What are sea cucumbers and why are people risking their lives to acquire them?
Sea cucumbers are marine animals with a leathery skin and elongated body containing a single reproductive gland. They are found on the sea floor around the world, with the greatest number of holothurian in the Asia-Pacific region.
They've become an intriguing topic of discussion after an ecologist recently revealed that people are risking their lives and to acquire them.
If you've seen Steven Spielberg's 'The BFG', snozzcumbers are the first thing that will come to your mind when you see sea cucumbers.
They are gathered for human consumption as some species are considered very valuable.
Like all echinoderms, sea cucumbers have an endoskeleton just below the skin. But there's more to them than meets the eye.
There are more than 1,200 different species of sea cucumbers across the depths of the sea around the world. Therefore, they serve a useful role in the marine ecosystem in helping recycle nutrients and breaking down detritus and other organic matter.
A marine ecologist told Business Insider that sea cucumbers are ‘strange creatures’ because they don't have any limbs and eyes. They only have a mouth, an anus and a few organs in between.
"They don't have any limbs, they don't have any eyes. They have a mouth and they have an anus and a whole bunch of organs in between," Southern Cross University Marine Ecologist, Steven Purcell, told the publication.
Why do people risk their lives to acquire sea cucumbers?
Here's the answer to this question with a perspective - The normal cucumber we buy in vegetable markets and supermarkets costs less than Rs 50 for a kilogram. But a kilo of sea cucumbers can cost $3,000 (Rs 2.4 lakh).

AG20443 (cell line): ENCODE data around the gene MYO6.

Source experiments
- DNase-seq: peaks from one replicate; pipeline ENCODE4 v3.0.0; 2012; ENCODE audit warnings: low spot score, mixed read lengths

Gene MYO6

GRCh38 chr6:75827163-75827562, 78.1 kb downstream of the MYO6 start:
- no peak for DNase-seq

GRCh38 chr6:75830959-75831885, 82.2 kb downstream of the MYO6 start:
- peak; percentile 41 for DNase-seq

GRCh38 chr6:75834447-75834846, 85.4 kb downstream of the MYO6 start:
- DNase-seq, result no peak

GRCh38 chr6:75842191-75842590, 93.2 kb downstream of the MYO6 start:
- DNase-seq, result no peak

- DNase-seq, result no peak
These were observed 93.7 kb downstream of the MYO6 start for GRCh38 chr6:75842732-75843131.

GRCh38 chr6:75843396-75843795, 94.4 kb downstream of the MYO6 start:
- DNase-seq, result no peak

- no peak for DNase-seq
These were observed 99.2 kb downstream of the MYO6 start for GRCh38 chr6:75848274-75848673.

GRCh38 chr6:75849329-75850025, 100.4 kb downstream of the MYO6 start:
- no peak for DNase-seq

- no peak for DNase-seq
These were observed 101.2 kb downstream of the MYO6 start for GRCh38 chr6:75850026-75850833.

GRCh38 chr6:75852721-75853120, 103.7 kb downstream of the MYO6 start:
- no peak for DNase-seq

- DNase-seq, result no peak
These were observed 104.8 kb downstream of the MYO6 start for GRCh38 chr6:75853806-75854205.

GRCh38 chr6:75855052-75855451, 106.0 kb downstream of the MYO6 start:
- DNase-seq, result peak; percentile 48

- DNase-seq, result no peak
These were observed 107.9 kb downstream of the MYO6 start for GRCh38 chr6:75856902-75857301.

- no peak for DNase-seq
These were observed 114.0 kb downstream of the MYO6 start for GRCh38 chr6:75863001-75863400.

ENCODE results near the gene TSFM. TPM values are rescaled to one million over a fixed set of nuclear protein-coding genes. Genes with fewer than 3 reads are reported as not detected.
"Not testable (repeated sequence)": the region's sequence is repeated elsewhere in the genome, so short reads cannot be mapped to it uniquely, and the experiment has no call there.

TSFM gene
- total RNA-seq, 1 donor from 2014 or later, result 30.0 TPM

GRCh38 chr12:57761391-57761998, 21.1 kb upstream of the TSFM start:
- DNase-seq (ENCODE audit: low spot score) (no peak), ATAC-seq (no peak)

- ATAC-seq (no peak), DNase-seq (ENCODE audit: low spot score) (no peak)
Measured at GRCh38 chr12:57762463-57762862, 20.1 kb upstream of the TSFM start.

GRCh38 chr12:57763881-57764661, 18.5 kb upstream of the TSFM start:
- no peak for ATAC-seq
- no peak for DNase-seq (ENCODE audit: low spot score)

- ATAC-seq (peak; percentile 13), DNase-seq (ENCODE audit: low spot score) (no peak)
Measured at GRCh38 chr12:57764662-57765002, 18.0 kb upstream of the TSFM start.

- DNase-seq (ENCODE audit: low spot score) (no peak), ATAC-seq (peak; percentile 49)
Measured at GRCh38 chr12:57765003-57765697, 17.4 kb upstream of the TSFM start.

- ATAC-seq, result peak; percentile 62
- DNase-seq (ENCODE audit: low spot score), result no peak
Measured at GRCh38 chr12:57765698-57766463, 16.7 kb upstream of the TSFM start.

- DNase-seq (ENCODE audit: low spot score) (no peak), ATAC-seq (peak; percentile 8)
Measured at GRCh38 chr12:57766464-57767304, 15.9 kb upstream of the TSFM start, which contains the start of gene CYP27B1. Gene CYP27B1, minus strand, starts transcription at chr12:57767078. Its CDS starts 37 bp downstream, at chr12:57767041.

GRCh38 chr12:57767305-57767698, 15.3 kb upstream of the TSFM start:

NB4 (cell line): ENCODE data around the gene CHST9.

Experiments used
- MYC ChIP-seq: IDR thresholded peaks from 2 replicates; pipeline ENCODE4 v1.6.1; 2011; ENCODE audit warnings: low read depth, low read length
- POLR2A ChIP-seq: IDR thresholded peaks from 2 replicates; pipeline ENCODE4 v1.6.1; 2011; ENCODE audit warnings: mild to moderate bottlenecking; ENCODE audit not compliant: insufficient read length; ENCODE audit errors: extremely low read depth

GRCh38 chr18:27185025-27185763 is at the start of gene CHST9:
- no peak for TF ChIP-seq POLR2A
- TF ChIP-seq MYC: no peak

But can the two even be compared? Not really.
Sea cucumbers are priced so highly because they are considered a 'delicacy' in many regions. According to experts and researchers, they have been a popular food item for the upper class in Asia for centuries.
Purcell, who is one of the world's foremost experts on sea cucumbers, explained that the demand for sea cucumbers exploded in the 1980s.
"But it wasn't until the 1980s that demand exploded. A growing middle class in China meant more people could afford the luxury. Today, they're typically dried and packaged in ornate boxes, then given as gifts and served on special occasions," he said.
One of the most expensive species are the Japanese sea cucumbers, a kilo of which can reach up to $3,500.
Although they might not look very appealing to eat, they are now widely popular in Asia and around the world for their high protein value.
That's not the only benefit people get from eating sea cucumbers.
The sea creatures have something called ucosylated glycosaminoglycan in their skin that can supposedly treat joint problems such as arthritis.
Therefore, besides being a delicacy, they also have a significant pharmaceutical value.
As a result, the exploitation of sea cucumbers has risen dramatically in the past few decades.